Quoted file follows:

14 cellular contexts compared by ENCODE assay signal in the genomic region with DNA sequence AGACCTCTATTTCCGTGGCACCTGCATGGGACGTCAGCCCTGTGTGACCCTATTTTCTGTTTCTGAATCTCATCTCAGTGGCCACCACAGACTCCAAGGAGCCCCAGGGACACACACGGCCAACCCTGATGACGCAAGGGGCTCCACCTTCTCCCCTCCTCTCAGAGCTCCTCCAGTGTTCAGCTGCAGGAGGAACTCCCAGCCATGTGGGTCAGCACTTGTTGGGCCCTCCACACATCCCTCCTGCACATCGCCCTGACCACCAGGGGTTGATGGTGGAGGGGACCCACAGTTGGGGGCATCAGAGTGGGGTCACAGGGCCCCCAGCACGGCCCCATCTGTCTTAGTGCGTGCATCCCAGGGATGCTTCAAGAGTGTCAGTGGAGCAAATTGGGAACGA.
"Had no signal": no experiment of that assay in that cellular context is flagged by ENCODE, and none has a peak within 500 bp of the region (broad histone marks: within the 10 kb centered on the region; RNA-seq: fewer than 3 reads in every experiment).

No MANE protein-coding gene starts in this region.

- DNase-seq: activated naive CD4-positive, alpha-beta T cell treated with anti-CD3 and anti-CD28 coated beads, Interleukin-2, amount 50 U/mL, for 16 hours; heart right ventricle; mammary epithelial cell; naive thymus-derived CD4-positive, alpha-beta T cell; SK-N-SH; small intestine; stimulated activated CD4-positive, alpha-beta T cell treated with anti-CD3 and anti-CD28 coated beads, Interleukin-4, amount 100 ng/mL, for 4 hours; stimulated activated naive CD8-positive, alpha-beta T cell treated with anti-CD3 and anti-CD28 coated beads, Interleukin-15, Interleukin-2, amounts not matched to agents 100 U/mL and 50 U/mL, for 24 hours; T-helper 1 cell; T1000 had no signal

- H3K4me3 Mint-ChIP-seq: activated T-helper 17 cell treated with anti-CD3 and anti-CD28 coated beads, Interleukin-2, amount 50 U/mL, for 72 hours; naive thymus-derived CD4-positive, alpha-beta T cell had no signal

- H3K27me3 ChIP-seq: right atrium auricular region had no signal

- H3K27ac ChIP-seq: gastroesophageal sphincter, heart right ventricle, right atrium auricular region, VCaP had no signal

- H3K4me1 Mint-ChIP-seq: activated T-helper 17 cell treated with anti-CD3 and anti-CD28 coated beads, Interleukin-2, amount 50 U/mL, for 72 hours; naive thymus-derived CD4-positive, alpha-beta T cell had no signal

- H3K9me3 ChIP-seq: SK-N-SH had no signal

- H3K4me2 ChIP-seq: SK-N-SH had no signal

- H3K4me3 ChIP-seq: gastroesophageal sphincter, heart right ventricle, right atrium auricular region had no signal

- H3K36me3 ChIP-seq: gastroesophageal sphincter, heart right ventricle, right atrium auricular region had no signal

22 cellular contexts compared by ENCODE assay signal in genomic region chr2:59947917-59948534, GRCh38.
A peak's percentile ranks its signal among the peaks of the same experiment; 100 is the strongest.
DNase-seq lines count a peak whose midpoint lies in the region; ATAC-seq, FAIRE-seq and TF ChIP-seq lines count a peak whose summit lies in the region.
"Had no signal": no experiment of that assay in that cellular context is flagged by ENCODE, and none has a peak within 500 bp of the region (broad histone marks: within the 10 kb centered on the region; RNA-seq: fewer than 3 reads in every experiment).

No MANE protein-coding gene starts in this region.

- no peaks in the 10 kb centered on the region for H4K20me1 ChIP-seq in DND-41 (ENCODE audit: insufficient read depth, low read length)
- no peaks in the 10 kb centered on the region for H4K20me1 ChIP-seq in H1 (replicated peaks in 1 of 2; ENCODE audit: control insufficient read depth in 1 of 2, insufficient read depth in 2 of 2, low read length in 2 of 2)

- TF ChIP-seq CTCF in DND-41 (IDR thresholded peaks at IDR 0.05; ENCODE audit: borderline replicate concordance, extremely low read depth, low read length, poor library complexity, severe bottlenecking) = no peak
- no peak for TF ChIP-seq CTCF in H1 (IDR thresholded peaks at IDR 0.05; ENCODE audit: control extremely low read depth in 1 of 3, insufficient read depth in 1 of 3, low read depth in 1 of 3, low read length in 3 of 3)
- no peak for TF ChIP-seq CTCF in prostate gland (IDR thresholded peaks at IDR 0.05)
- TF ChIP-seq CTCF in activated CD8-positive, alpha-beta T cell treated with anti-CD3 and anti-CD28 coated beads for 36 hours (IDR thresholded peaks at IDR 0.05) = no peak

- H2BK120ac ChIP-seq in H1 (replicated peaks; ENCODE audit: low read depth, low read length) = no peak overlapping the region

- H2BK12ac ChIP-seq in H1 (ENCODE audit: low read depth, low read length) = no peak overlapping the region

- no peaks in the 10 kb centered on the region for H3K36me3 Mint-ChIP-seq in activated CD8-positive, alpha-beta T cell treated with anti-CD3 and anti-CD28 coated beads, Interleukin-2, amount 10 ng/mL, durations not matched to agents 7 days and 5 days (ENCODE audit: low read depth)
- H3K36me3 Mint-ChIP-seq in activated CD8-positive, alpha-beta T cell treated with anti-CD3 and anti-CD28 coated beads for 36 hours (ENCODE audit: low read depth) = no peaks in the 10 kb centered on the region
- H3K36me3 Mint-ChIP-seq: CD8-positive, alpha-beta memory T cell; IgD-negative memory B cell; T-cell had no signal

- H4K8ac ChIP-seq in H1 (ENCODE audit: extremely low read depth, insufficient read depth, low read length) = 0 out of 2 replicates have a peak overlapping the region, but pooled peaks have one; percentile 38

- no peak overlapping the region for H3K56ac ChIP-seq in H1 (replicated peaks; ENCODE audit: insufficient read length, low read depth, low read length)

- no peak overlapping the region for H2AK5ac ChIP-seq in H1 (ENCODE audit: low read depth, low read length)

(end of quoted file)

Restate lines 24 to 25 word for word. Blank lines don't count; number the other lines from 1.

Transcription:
- H2BK120ac ChIP-seq in H1 (replicated peaks; ENCODE audit: low read depth, low read length) = no peak overlapping the region

- H2BK12ac ChIP-seq in H1 (ENCODE audit: low read depth, low read length) = no peak overlapping the region